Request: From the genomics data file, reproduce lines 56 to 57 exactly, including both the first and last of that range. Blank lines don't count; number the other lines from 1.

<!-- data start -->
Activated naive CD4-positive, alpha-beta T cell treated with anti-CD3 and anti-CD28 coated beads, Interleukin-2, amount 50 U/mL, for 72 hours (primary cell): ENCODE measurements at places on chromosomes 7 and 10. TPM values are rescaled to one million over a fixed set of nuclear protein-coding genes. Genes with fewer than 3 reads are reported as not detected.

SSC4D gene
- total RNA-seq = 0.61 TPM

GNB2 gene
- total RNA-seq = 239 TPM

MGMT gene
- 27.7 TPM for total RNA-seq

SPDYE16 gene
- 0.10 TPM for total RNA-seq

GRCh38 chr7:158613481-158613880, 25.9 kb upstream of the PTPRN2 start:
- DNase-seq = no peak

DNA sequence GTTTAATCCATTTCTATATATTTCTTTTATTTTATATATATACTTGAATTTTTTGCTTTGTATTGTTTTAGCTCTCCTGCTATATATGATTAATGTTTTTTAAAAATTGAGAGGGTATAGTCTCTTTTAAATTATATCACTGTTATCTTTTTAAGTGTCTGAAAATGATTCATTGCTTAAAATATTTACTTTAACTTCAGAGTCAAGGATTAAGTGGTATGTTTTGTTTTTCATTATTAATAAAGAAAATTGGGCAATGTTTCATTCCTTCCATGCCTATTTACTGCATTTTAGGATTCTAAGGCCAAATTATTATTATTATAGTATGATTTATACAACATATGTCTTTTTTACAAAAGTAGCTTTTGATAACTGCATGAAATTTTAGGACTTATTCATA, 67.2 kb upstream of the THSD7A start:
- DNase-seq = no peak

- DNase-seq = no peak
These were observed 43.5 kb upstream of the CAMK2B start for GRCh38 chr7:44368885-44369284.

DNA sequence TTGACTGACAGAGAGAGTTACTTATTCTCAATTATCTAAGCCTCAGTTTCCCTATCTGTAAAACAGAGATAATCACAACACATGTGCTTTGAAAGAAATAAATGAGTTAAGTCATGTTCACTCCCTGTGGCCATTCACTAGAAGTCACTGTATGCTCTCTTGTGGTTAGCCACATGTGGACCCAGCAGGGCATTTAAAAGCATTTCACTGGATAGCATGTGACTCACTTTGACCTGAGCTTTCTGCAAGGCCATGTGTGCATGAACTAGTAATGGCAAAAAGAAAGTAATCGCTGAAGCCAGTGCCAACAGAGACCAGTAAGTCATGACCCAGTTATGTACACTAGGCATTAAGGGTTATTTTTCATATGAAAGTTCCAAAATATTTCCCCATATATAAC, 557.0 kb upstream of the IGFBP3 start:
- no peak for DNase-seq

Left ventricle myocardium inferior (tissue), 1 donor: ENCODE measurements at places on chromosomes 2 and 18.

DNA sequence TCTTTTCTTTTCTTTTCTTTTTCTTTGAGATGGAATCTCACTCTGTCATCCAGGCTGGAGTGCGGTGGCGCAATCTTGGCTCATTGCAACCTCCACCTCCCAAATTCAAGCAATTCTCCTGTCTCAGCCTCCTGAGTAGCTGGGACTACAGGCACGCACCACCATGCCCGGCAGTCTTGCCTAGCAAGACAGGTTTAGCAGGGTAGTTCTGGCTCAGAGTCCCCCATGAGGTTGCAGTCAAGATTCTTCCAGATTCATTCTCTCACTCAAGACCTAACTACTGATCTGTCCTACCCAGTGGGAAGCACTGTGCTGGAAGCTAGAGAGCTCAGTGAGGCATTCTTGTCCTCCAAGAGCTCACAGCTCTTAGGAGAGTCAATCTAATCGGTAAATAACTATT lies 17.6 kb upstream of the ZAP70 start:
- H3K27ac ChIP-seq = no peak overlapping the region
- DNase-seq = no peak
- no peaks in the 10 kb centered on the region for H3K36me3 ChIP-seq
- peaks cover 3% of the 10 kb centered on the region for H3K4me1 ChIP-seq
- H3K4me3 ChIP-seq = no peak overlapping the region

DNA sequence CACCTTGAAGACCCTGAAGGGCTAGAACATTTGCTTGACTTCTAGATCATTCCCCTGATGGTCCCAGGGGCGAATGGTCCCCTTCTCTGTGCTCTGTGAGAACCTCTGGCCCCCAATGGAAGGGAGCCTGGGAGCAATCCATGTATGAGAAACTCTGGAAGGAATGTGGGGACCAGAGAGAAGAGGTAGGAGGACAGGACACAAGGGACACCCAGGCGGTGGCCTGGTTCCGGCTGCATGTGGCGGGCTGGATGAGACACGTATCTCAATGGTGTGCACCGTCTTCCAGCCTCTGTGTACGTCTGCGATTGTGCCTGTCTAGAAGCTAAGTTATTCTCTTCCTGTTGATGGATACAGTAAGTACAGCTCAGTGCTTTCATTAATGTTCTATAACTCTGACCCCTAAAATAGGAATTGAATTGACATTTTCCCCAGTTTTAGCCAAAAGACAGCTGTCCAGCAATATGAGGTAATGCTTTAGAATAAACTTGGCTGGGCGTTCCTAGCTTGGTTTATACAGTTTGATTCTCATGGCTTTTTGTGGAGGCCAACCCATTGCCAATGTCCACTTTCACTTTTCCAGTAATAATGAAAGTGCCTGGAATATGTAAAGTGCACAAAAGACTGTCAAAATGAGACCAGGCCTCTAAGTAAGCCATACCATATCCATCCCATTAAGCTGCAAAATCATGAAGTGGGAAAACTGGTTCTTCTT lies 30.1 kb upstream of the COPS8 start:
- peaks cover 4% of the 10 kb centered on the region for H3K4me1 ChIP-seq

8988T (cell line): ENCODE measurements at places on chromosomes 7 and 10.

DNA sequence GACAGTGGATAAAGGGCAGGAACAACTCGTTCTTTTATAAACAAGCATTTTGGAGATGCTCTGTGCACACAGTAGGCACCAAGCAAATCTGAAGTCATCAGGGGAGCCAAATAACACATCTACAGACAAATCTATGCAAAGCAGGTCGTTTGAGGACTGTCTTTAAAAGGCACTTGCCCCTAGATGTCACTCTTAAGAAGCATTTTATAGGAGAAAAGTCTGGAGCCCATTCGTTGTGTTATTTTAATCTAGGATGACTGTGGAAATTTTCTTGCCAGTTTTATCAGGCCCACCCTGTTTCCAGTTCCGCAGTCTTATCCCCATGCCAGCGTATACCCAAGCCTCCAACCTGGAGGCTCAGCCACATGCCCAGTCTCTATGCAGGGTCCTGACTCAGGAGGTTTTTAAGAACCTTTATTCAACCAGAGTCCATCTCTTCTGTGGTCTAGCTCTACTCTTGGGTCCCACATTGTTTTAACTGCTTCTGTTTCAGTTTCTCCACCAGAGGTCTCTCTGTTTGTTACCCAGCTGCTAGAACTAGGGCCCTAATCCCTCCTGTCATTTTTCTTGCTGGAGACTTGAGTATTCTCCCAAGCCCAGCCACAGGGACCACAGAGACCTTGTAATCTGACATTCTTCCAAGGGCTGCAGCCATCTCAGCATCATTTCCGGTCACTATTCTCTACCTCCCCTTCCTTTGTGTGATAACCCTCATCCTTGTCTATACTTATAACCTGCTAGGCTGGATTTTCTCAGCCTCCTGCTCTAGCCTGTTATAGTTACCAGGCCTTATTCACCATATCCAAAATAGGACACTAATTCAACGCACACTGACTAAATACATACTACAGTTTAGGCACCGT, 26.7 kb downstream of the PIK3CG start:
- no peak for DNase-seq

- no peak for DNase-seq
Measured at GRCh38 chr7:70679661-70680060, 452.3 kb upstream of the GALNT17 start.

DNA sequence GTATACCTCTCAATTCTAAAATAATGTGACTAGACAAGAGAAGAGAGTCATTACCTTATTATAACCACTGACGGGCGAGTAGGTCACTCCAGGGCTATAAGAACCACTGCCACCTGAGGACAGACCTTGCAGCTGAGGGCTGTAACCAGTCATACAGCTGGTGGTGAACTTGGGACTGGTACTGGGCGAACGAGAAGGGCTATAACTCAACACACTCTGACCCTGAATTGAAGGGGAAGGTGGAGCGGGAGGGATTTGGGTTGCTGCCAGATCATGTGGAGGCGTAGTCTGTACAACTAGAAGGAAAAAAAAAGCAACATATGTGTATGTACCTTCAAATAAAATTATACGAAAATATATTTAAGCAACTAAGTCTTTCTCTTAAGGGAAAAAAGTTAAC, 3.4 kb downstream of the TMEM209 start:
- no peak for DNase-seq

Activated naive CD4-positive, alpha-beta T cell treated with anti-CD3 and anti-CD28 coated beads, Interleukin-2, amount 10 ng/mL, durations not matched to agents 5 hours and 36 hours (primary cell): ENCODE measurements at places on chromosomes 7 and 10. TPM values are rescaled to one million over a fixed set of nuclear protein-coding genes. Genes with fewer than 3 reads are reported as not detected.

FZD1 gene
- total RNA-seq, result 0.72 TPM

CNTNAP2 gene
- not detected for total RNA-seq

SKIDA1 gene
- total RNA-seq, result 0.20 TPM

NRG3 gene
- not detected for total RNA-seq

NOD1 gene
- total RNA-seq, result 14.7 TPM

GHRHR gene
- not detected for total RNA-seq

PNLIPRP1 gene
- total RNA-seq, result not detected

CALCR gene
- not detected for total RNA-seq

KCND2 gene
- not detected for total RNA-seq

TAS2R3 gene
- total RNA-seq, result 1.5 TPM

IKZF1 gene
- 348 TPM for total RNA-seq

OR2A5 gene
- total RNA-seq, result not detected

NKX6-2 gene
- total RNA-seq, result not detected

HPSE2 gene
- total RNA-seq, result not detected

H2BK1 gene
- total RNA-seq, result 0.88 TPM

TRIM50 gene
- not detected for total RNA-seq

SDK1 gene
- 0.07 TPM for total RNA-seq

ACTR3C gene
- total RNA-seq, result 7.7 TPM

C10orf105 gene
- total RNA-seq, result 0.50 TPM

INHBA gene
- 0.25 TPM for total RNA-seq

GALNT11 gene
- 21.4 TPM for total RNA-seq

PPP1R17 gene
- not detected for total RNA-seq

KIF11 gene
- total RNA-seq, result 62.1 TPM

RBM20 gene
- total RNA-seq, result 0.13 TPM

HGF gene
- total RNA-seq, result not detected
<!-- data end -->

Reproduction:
- 348 TPM for total RNA-seq

OR2A5 gene